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From left: Joan Donaldson, Brittany Pothier and Michaela Smith at the Tri-County Women’s Centre in Yarmouth, where the local area’s Rural Truth Matters Cannabis Education & Substance User Support Program is based. Donaldson is program co-ordinator for the initiative. Pothier and Smith are project navigators. (Courtney Franzen, not pictured, also is a project navigator.)
From left: Joan Donaldson, Brittany Pothier and Michaela Smith at the Tri-County Women’s Centre in Yarmouth, where the local area’s Rural Truth Matters Cannabis Education & Substance User Support Program is based. Donaldson is program co-ordinator for the initiative. Pothier and Smith are project navigators. (Courtney Franzen, not pictured, also is a project navigator.) - Eric Bourque

Organizers of an upcoming cannabis education event in Yarmouth have lined up speakers who will address various topics related to the drug, including medical and legal issues.

It will take place at the Mariners Centre, in the community room, Thursday, Jan. 24, with the event scheduled to go from 9 a.m. to 4 p.m.

This is for stakeholders, including people from agencies and organizations who have an interest in cannabis education and supporting those who struggle with substance use.

As of Jan. 8, about 50 people were expected to attend the event, said Joan Donaldson, program co-ordinator for the Tri-County Women’s Centre’s cannabis education and substance user support project.

While organizers were hoping to get more people to come out on Jan. 24, Donaldson reiterated that this event is for stakeholders.

“We’re going to be doing community forums after this that will be open to the general public,” she said.

Scheduled speakers for Jan. 24 include Dr. Heather Durdle, who will speak on “Youth and cannabis: what you need to know” and “How to engage youth in a conversation about substances,” Dr. Phil Tibbo, who will speak on “Cannabis and early onset psychosis,” and Jeff Chartrand of the RCMP, who will talk about cannabis and the law.

Donaldson said she’s seeing more and more that cannabis-related education is required, that there is stigmatization around the issue.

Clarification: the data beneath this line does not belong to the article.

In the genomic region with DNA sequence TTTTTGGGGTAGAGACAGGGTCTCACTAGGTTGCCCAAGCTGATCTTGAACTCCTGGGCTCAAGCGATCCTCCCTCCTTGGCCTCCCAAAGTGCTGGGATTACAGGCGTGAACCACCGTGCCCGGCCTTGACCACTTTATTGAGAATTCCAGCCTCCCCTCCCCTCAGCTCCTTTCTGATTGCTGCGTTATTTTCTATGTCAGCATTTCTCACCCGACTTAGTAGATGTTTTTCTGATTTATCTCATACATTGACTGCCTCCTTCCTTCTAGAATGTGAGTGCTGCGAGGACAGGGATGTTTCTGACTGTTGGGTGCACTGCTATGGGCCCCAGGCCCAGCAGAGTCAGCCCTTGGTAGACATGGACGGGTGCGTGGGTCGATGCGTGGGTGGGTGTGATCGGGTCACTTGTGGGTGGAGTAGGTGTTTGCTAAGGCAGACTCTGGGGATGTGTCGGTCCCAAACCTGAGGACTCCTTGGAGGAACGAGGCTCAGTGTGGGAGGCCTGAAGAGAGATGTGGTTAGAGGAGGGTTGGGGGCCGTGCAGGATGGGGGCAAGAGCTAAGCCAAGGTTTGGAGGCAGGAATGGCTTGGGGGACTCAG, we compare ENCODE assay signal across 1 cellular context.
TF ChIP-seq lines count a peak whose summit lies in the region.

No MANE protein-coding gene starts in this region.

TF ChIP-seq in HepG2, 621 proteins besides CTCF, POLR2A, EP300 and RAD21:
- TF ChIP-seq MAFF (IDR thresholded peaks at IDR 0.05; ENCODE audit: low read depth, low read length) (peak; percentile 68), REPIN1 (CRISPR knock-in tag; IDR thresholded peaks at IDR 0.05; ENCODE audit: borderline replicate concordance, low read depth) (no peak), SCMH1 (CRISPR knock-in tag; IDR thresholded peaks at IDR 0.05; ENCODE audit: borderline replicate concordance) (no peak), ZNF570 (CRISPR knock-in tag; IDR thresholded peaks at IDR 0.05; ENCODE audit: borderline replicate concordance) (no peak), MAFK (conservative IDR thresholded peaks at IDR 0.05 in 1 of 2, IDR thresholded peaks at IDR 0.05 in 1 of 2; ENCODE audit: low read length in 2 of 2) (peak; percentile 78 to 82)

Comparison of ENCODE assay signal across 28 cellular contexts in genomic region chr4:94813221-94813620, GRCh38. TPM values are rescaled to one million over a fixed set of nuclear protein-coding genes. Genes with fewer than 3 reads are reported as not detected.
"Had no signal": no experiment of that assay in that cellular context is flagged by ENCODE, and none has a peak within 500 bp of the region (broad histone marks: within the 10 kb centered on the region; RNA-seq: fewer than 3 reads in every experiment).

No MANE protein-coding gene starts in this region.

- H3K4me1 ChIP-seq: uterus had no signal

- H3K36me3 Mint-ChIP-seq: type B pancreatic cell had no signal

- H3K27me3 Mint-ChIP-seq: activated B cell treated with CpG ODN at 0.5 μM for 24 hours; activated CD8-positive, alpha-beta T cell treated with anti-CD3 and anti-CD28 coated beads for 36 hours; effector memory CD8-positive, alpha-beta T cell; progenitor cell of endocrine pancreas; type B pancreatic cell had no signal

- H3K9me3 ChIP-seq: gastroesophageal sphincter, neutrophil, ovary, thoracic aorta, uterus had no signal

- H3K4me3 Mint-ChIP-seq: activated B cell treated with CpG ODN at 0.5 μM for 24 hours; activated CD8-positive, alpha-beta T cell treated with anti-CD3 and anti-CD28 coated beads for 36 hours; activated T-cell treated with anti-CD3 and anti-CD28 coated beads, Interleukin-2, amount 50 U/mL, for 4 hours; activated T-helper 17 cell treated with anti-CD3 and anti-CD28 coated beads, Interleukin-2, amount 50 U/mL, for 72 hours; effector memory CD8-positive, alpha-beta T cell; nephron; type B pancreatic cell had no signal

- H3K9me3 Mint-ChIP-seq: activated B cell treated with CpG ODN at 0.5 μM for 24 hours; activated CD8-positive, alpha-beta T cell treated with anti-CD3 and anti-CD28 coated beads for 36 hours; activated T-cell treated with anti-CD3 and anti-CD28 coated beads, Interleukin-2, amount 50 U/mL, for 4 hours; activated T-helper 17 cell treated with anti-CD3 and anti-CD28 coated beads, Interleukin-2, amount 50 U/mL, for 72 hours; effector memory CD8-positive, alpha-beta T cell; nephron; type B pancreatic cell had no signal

“There is a need for us to be going out and educating people so that they can make an informed choice,” she said. “This is not about stigmatizing people who use. It’s about giving people proper information and to reduce as much harm as we possibly can.”

Regardless of the substance – whether it’s cannabis or perhaps alcohol – Donaldson says the question is why people may be using substances to cope with life or to soothe themselves rather than using healthier outlets like exercise or yoga or meditation.

“It’s more (a question of) ‘why are you using’ than ‘what are you using?’”

There also seems to be some confusion, she said, about recreational versus medicinal cannabis.

Federal funding for the Tri-County Women’s Centre’s cannabis education and substance user support program was announced last October. Ottawa said it was planning to invest $967,000 in the initiative over four years.

Three project navigators are working under Donaldson on this initiative.

Lisanne Turner, executive director of the Tri-County Women’s Centre, encourages stakeholders to attend the Jan. 24 event.

Referring more generally to the importance of cannabis education and support, Turner said, “Like Joan (Donaldson) was talking about de-stigmatizing things, so if legalization (of cannabis) de-stigmatizes the drug, it also hopefully de-stigmatizes help-seeking on drugs, so if somebody is looking for help, they don’t have to do it covertly.”

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